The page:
awayWin=lambda df: df.apply(lambda row: 1 if row.FTAG > row.FTHG else 0, axis=1),
                            result=lambda df: df.apply(lambda row: 'home' if row.FTHG > row.FTAG else ('draw' if row.FTHG == row.FTAG else 'away'), axis=1)))
df_including_future_games.tail(12)
AC AF AR AS AST AY AwayTeam B365A B365D B365H BWA BWD BWH Bb1X2 BbAH BbAHh BbAv<2.5 BbAv>2.5 BbAvA BbAvAHA BbAvAHH BbAvD BbAvH BbMx<2.5 BbMx>2.5 BbMxA BbMxAHA BbMxAHH BbMxD BbMxH BbOU Date Day Div FTAG FTHG FTR HC HF HR HS HST HTAG HTHG HTR HY HomeTeam IWA IWD IWH LBA LBD LBH Month Referee VCA VCD VCH Year season gameId homeWin awayWin result
4952 4.0 8.0 0.0 12.0 2.0 1.0 Burnley 4.33 3.40 2.00 4.0 3.3 2.00 39.0 20.0 -0.25 1.65 2.22 4.14 2.22 1.69 3.36 1.98 1.72 2.31 4.5 2.32 1.74 3.57 2.04 36.0 2018-08-26 26.0 E0 2.0 4.0 H 6.0 11.0 0.0 25.0 12.0 2.0 3.0 H 2.0 Fulham 4.10 3.35 1.97 3.90 3.2 2.00 8.0 D Coote 4.33 3.4 2.0 2018 1819 4953 1 0 home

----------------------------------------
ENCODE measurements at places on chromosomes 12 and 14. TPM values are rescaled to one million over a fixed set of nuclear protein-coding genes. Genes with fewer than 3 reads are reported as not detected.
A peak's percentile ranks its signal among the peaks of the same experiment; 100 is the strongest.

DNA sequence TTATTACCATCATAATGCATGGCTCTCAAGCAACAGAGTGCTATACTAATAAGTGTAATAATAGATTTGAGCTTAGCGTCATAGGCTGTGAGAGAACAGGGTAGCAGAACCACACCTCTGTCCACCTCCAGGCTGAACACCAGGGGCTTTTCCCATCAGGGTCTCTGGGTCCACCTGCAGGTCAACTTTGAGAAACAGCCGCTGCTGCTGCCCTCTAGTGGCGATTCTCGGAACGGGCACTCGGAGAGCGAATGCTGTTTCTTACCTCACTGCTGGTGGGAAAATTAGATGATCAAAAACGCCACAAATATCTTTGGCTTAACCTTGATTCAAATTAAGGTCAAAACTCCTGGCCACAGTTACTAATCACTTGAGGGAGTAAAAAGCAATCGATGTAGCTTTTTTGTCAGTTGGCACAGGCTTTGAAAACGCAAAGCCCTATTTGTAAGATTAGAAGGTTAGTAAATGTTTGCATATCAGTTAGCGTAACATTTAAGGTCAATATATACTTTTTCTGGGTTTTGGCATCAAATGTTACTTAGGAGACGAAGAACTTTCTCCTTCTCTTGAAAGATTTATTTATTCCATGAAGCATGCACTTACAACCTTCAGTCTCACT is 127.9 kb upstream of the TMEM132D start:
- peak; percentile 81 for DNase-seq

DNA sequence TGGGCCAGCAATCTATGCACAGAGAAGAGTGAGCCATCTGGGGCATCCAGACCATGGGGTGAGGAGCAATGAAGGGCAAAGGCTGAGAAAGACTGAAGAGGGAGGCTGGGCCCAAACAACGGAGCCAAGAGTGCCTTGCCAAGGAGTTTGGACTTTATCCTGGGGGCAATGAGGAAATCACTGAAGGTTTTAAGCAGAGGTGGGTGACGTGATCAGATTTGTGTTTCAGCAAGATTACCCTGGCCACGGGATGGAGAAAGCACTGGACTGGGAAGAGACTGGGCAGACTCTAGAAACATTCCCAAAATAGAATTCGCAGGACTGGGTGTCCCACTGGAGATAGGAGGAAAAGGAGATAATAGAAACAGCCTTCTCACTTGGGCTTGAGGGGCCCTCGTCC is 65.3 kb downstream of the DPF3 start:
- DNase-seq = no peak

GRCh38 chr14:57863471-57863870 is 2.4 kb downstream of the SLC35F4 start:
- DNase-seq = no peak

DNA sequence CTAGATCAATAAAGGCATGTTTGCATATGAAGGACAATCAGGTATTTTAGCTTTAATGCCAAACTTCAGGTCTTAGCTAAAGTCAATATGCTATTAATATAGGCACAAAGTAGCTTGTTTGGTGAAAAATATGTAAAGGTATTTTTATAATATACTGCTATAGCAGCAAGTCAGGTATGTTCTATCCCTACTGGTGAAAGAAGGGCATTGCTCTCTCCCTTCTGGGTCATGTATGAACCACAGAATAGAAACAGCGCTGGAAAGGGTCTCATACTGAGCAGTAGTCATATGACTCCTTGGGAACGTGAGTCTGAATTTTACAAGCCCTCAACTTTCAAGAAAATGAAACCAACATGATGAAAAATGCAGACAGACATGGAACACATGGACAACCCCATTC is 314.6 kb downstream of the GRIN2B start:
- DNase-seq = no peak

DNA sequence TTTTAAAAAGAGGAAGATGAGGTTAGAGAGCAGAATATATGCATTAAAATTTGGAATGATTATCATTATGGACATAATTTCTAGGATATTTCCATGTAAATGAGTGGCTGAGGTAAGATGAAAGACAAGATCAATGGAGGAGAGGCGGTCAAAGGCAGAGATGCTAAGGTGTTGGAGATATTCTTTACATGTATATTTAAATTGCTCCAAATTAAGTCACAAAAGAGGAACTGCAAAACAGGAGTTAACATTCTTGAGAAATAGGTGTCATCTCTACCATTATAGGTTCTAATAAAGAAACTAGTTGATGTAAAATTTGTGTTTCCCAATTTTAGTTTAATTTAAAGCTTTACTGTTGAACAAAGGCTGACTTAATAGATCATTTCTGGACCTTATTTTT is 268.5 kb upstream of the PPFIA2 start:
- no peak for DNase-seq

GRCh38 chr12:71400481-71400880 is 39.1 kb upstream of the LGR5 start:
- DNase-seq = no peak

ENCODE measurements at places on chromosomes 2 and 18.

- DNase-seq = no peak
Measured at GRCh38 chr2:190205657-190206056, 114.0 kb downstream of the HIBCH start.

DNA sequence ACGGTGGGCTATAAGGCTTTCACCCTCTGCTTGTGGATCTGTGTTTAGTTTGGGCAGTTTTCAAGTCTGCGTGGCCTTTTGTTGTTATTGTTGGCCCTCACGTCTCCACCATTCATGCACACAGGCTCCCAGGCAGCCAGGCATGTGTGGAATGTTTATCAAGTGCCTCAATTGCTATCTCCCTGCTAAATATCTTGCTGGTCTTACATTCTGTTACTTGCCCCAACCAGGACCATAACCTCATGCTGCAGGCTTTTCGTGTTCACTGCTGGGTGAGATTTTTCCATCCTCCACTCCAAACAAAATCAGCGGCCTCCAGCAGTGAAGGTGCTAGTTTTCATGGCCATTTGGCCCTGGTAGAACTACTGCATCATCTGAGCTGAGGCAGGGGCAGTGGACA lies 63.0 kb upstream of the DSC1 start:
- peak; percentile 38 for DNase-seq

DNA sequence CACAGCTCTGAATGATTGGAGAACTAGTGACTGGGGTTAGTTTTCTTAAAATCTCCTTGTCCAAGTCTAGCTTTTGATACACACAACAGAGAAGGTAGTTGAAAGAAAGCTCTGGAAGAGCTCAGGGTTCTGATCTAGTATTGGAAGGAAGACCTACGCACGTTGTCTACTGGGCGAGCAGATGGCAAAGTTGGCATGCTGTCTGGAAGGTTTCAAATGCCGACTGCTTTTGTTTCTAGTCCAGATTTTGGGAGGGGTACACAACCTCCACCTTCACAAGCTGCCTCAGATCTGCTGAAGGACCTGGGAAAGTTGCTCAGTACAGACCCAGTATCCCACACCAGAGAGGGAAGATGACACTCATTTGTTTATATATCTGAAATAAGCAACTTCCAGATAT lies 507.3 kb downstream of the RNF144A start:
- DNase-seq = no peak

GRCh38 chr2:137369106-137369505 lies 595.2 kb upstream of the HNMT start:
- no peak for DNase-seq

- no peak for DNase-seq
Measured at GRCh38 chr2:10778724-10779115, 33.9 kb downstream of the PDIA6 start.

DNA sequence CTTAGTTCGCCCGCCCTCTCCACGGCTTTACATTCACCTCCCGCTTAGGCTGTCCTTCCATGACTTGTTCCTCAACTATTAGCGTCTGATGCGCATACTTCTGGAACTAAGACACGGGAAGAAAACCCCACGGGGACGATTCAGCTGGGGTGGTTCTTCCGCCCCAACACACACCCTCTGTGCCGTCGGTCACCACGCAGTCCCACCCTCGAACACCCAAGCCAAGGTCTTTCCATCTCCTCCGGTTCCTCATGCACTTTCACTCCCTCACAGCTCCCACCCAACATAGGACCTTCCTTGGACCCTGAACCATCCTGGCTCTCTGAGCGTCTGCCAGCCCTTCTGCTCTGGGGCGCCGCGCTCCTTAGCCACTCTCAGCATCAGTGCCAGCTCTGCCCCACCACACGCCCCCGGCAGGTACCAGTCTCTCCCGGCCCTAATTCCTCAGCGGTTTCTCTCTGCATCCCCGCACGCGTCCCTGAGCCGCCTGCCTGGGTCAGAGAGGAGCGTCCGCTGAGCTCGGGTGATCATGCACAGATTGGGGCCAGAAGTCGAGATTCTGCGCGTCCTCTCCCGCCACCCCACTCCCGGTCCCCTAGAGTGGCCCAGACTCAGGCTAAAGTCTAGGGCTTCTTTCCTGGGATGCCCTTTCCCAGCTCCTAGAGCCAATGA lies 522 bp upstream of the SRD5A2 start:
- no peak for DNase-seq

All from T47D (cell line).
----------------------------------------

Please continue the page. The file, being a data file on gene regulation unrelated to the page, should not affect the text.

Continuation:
4953 2.0 16.0 0.0 9.0 5.0 4.0 Tottenham 2.90 3.30 2.62 2.9 3.2 2.55 42.0 20.0 -0.25 1.79 2.03 2.86 1.72 2.18 3.27 2.56 1.84 2.10 3.0 1.76 2.25 3.40 2.67 40.0 2018-08-27 27.0 E0 3.0 0.0 A 5.0 11.0 0.0 23.0 5.0 0.0 0.0 D 2.0 Man United 2.75 3.25 2.60 2.75 3.2 2.55 8.0 C Pawson 2.90 3.3 2.6 2018 1819 4954 0 1 away
4954 NaN NaN NaN NaN NaN NaN Liverpool 1.48 5.10 7.80 NaN NaN NaN NaN NaN NaN NaN NaN NaN NaN NaN NaN NaN NaN NaN NaN NaN NaN NaN NaN NaN 2018-09-01 NaN NaN NaN NaN NaN NaN NaN NaN NaN NaN NaN NaN NaN NaN Leicester NaN NaN NaN NaN NaN NaN NaN NaN NaN NaN NaN 2018 1819 4955 0 0 away